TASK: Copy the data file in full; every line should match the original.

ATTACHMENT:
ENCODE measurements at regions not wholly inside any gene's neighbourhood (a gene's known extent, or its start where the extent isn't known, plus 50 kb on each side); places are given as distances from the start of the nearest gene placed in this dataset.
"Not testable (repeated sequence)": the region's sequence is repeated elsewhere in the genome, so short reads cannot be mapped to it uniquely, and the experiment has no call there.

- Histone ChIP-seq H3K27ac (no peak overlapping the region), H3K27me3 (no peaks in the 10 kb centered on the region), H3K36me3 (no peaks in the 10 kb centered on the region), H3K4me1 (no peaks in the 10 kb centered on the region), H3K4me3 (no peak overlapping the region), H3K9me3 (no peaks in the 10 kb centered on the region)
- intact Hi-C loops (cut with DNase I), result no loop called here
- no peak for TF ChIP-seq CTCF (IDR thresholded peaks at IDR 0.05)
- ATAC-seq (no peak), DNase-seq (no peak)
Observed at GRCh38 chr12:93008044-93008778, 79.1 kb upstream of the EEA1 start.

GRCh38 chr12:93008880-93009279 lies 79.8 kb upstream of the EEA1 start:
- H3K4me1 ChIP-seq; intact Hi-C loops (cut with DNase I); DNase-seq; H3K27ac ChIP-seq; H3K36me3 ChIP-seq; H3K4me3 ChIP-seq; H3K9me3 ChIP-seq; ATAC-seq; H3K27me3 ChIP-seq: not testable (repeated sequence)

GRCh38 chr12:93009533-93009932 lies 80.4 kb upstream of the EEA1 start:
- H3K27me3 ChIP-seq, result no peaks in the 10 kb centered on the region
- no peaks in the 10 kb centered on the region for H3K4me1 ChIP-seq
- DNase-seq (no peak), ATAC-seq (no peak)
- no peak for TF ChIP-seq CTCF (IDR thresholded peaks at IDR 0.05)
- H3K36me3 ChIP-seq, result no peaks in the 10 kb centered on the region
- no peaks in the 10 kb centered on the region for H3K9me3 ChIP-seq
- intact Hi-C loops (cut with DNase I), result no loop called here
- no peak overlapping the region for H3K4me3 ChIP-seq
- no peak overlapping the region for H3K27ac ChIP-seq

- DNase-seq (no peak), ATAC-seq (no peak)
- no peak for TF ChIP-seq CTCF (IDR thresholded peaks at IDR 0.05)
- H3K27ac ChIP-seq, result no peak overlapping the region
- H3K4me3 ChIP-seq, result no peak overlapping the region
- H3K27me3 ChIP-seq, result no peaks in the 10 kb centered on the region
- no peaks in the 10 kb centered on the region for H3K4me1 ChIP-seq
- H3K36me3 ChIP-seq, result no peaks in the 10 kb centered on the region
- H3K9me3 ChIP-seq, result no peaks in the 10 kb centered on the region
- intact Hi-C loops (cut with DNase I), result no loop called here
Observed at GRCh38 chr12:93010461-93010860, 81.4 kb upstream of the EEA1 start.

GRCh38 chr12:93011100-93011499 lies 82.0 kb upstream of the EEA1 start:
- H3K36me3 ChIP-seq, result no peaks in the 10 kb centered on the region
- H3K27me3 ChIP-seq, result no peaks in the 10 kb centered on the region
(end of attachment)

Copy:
ENCODE measurements at regions not wholly inside any gene's neighbourhood (a gene's known extent, or its start where the extent isn't known, plus 50 kb on each side); places are given as distances from the start of the nearest gene placed in this dataset.
"Not testable (repeated sequence)": the region's sequence is repeated elsewhere in the genome, so short reads cannot be mapped to it uniquely, and the experiment has no call there.

- Histone ChIP-seq H3K27ac (no peak overlapping the region), H3K27me3 (no peaks in the 10 kb centered on the region), H3K36me3 (no peaks in the 10 kb centered on the region), H3K4me1 (no peaks in the 10 kb centered on the region), H3K4me3 (no peak overlapping the region), H3K9me3 (no peaks in the 10 kb centered on the region)
- intact Hi-C loops (cut with DNase I), result no loop called here
- no peak for TF ChIP-seq CTCF (IDR thresholded peaks at IDR 0.05)
- ATAC-seq (no peak), DNase-seq (no peak)
Observed at GRCh38 chr12:93008044-93008778, 79.1 kb upstream of the EEA1 start.

GRCh38 chr12:93008880-93009279 lies 79.8 kb upstream of the EEA1 start:
- H3K4me1 ChIP-seq; intact Hi-C loops (cut with DNase I); DNase-seq; H3K27ac ChIP-seq; H3K36me3 ChIP-seq; H3K4me3 ChIP-seq; H3K9me3 ChIP-seq; ATAC-seq; H3K27me3 ChIP-seq: not testable (repeated sequence)

GRCh38 chr12:93009533-93009932 lies 80.4 kb upstream of the EEA1 start:
- H3K27me3 ChIP-seq, result no peaks in the 10 kb centered on the region
- no peaks in the 10 kb centered on the region for H3K4me1 ChIP-seq
- DNase-seq (no peak), ATAC-seq (no peak)
- no peak for TF ChIP-seq CTCF (IDR thresholded peaks at IDR 0.05)
- H3K36me3 ChIP-seq, result no peaks in the 10 kb centered on the region
- no peaks in the 10 kb centered on the region for H3K9me3 ChIP-seq
- intact Hi-C loops (cut with DNase I), result no loop called here
- no peak overlapping the region for H3K4me3 ChIP-seq
- no peak overlapping the region for H3K27ac ChIP-seq

- DNase-seq (no peak), ATAC-seq (no peak)
- no peak for TF ChIP-seq CTCF (IDR thresholded peaks at IDR 0.05)
- H3K27ac ChIP-seq, result no peak overlapping the region
- H3K4me3 ChIP-seq, result no peak overlapping the region
- H3K27me3 ChIP-seq, result no peaks in the 10 kb centered on the region
- no peaks in the 10 kb centered on the region for H3K4me1 ChIP-seq
- H3K36me3 ChIP-seq, result no peaks in the 10 kb centered on the region
- H3K9me3 ChIP-seq, result no peaks in the 10 kb centered on the region
- intact Hi-C loops (cut with DNase I), result no loop called here
Observed at GRCh38 chr12:93010461-93010860, 81.4 kb upstream of the EEA1 start.

GRCh38 chr12:93011100-93011499 lies 82.0 kb upstream of the EEA1 start:
- H3K36me3 ChIP-seq, result no peaks in the 10 kb centered on the region
- H3K27me3 ChIP-seq, result no peaks in the 10 kb centered on the region